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Dan Bickley

Arizona Cardinals schedule offers early comfort zone for Kliff Kingsbury

Arizona Cardinals head coach Kliff Kingsbury discusses the upcoming NFL football draft during a news conference, Tuesday, April 16, 2019, in Tempe, Ariz. (AP Photo/Matt York)

Kliff Kingsbury has never coached in a NFL game. He has never commanded a locker room full of men. He does not have the chips or chops to scream at professional football players and failures in progress, like Bruce Arians once did with great regularity.

He lacks authority, bandwidth and experience. He is too smart to fake it. His public appearances are frequently spent “deferring” to general manager Steve Keim. And all of this pales to the expectations Kingsbury has inherited, a man who must produce a revolutionary offense in his rookie season, something that puts the NFL on its heels.

Yeah. He’s under a lot of unseen pressure. But the schedule works in his favor. At least at the beginning.

Week 1: Home against the Lions. The perfect benign opponent to begin a new era. The Lions are never good enough to embarrass you, and always trusted to self-destruct when you need it most.

Week 2: At Baltimore. All attention will be on Terrell Suggs, and his unexpected, mysterious departure from the Ravens.

The Cardinals will play three homes games in September, offering an early comfort zone for the rookie head coach. They will also face Matthew Stafford, Lamar Jackson, Cam Newton and Russell Wilson. It could be worse.

Kingsbury comes to the NFL under a microscope. He also has tools. He’s well-spoken, good-looking and legitimately cool, at least by my standards. He’s considered an elite play-caller at a time when the art has never meant more. He’s got the celebrity face and the celebrity girlfriend. That will go a long way with bandwagon sports towns and impressionable young football players.

But can he keep a team on the hook? Will his spoon-fed assistants serve him well in hard times? If Kingsbury is exposed, will lieutenants be the first to bail?

Remember, even Chip Kelly couldn’t beat the NFL with schematics and innovation. You need a surplus of blood and guts and trench leadership.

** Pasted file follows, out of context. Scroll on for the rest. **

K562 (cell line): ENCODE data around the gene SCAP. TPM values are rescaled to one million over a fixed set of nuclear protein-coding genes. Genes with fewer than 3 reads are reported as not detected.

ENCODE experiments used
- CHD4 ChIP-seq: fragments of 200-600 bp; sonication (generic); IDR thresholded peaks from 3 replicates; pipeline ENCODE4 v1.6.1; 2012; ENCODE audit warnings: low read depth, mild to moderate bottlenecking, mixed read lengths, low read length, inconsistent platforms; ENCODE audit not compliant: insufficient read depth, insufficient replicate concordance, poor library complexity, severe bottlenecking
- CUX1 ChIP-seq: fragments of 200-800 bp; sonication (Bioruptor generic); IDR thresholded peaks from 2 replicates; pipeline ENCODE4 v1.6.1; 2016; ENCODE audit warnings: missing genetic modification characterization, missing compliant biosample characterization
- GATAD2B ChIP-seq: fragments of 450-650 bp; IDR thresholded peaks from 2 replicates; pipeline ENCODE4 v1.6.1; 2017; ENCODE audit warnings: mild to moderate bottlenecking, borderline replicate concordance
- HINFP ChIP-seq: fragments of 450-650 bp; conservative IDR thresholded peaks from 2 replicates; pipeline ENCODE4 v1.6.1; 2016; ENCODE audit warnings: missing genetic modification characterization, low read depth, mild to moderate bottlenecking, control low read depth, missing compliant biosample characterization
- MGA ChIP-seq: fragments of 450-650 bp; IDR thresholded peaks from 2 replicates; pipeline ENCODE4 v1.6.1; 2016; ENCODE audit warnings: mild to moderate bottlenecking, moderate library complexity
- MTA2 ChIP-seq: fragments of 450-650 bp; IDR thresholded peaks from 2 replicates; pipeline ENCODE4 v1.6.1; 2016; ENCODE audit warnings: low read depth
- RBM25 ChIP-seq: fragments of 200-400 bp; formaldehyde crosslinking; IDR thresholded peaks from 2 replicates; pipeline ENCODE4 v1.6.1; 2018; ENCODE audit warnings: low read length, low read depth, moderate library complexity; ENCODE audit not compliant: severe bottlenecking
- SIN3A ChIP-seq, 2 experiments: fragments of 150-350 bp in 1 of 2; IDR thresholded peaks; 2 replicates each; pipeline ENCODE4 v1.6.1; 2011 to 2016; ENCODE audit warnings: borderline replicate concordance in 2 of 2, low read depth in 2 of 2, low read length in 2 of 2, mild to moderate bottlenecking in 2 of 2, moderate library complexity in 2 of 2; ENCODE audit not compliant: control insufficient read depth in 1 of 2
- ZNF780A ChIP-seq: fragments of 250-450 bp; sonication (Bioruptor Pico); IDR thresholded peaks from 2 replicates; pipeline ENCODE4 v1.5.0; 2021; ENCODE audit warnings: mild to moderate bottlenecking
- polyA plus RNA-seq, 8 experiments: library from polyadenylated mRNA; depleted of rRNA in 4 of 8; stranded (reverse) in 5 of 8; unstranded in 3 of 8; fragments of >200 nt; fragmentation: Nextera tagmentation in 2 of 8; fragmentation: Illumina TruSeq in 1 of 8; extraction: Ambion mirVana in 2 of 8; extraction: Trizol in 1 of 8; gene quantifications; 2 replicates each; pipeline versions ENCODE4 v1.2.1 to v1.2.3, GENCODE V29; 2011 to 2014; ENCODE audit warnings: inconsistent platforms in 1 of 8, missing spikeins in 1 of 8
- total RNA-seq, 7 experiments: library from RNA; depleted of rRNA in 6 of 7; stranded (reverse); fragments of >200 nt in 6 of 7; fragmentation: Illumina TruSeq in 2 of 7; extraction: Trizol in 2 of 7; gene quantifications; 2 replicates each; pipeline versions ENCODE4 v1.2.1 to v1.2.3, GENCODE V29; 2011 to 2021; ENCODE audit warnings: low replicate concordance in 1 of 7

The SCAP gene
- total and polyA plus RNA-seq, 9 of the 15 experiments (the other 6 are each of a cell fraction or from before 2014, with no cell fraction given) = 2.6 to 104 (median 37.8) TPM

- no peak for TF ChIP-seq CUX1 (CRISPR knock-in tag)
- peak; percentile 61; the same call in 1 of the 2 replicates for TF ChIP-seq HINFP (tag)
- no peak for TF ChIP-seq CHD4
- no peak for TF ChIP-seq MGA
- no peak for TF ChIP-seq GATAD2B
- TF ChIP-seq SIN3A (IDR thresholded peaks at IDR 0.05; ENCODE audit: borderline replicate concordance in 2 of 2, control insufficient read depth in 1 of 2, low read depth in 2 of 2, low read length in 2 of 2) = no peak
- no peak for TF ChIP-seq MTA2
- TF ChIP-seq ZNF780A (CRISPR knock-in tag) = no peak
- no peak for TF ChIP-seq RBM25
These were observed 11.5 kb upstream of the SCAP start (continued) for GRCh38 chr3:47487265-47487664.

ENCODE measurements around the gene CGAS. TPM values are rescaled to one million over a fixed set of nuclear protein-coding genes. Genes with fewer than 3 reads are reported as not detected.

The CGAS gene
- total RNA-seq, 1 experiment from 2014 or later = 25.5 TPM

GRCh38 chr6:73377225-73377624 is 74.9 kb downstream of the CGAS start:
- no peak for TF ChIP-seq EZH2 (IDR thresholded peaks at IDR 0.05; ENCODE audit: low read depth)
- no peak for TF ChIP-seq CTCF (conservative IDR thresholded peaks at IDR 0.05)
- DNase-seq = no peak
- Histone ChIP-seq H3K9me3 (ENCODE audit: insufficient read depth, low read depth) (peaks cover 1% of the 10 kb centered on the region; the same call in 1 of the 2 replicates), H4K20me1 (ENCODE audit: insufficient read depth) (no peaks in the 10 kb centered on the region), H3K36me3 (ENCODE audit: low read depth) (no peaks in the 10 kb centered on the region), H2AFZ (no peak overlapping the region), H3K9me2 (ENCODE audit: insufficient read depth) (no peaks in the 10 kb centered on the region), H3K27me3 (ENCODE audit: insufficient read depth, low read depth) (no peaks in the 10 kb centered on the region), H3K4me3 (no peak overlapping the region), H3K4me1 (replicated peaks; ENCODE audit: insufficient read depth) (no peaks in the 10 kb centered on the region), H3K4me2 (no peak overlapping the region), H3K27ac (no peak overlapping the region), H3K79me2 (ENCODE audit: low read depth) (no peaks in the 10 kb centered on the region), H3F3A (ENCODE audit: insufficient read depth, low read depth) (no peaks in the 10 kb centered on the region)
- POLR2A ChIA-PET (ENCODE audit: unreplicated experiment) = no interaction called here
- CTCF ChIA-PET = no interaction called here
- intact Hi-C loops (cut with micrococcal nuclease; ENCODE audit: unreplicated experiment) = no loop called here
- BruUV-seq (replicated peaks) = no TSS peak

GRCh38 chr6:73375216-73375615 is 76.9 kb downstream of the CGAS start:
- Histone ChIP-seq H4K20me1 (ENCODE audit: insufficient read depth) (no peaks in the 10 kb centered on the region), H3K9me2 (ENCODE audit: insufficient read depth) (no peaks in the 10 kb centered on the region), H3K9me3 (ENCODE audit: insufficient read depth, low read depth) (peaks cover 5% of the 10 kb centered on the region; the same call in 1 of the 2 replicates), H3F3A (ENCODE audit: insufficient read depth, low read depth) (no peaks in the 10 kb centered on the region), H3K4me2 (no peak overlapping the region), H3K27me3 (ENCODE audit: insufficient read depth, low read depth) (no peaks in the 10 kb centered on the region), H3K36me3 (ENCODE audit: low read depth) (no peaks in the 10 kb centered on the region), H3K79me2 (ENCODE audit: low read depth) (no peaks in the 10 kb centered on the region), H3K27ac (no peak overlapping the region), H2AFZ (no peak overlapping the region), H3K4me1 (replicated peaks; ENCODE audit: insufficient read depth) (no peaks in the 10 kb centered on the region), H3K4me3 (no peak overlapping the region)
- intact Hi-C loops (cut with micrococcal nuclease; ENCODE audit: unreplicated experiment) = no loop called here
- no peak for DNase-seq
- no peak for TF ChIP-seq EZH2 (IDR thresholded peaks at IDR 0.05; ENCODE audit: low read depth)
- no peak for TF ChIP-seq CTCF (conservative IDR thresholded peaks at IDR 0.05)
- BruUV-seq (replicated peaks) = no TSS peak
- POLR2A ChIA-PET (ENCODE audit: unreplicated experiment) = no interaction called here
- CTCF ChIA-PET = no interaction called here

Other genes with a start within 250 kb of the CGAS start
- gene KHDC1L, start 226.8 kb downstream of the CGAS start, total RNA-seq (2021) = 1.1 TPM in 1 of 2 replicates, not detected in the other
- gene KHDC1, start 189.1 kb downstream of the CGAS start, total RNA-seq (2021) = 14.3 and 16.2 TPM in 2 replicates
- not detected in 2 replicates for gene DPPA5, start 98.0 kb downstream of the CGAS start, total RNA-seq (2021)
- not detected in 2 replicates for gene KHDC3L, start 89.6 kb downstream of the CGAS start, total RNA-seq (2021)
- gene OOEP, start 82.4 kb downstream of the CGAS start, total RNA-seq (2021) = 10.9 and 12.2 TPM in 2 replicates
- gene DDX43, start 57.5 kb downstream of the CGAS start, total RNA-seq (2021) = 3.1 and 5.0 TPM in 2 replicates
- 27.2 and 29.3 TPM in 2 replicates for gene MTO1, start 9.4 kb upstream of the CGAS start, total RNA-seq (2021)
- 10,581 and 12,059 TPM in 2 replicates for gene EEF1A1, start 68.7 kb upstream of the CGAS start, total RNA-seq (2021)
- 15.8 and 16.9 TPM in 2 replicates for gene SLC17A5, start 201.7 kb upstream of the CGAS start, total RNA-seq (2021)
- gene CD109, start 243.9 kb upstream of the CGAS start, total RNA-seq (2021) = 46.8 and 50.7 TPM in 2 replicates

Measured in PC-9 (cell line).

Week 8: At New Orleans. Sean Payton said, “we’re excited to play those teams” that reached badly for head coaches, and this was the game he’s talking about. If Kingsbury is in over his head, this is the game where you’ll be hiding behind the furniture.

Week 9: Home against 49ers on Thursday Night Football, the only scheduled primetime appearance of the season.

Week 10: At Tampa. Arians and his loyal crew of assistants will be facing the team that celebrates his career but didn’t exactly weep over his retirement and the changes on staff. If given the chance, they will run up the score. It would be wise to avoid Ruthless Uncle Bruce in this scenario, and this will surely be the Cardinals’ Super Bowl in 2019.

Expected point differential for these three games: Minus 90.

The Cardinals hired Kingsbury to be the next Sean McVay. Even though he had just been fired for posting a losing record at Texas Tech. And that’s what makes the old-guard so angry.

McVay was 32 when he was hired. Former Rams coach Mike Martz asked to us “wait a minute while I puke.” But McVay is special. That’s become obvious. What are the odds that Kingsbury is another McVay? That genius is in such abundance?

Either way, the Cardinals won’t have to face the real thing until December, when they play the Rams twice in the final five games. In between, their home games will be a scalper’s delight, when disinterested fans cut their losses.

Week 14: Home against the Steelers. Think Sundays at Harold’s in Cave Creek. Enough said.

Week 15: Home against the Browns. Baker Mayfield and the hottest bad brand in professional sports. This game will increase in value exponentially if Kyler Murray is playing for the Cardinals.

Week 16: At Seattle. Is it officially a law that the Cardinals must visit the Pacific Northwest in late December, when it’s wet, dark, depressing and among the worst ways to close out a football season?

It’s up to Keim and Kingsbury to change the narrative. If they know what they’re doing.

Reach Bickley at dbickley@bonneville.com. Listen to Bickley & Marotta weekdays from 10 a.m. – 2 p.m. on 98.7 FM Arizona’s Sports Station.

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Dan Bickley bio
Dan Bickley is the most influential sports media member in Arizona sports history, having spent over 20 years as the award-winning lead sports columnist for The Arizona Republic and AZCentral.com and almost two decades as a Valley sports radio talk show host. In spring 2018, Bickley made the decision to leave the newspaper to join the Arizona Sports team as host of the entertaining and informative midday show Bickley and Marotta, as well as bring his opinionated and provocative column exclusively to ArizonaSports.com.
Bickley’s journalism career began in his hometown of Chicago, where he was part of a star-studded staff at the Chicago Sun-Times. He chronicled Michael Jordan’s six NBA championships; covered the Olympics in eight different countries and attended 14 Super Bowls; spent three weeks in an Indianapolis courthouse writing about Mike Tyson’s rape trial; and once left his laptop in an Edmonton bar after the Blackhawks reached the Stanley Cup Finals.
He has won multiple awards, written two books, formed a rock band, fathered three children, and once turned down an offer to work at the New York Times.  His passions include sports, music, the alphabet, good beer and great radio. After joining Arizona Sports 98.7 FM, he couldn’t be happier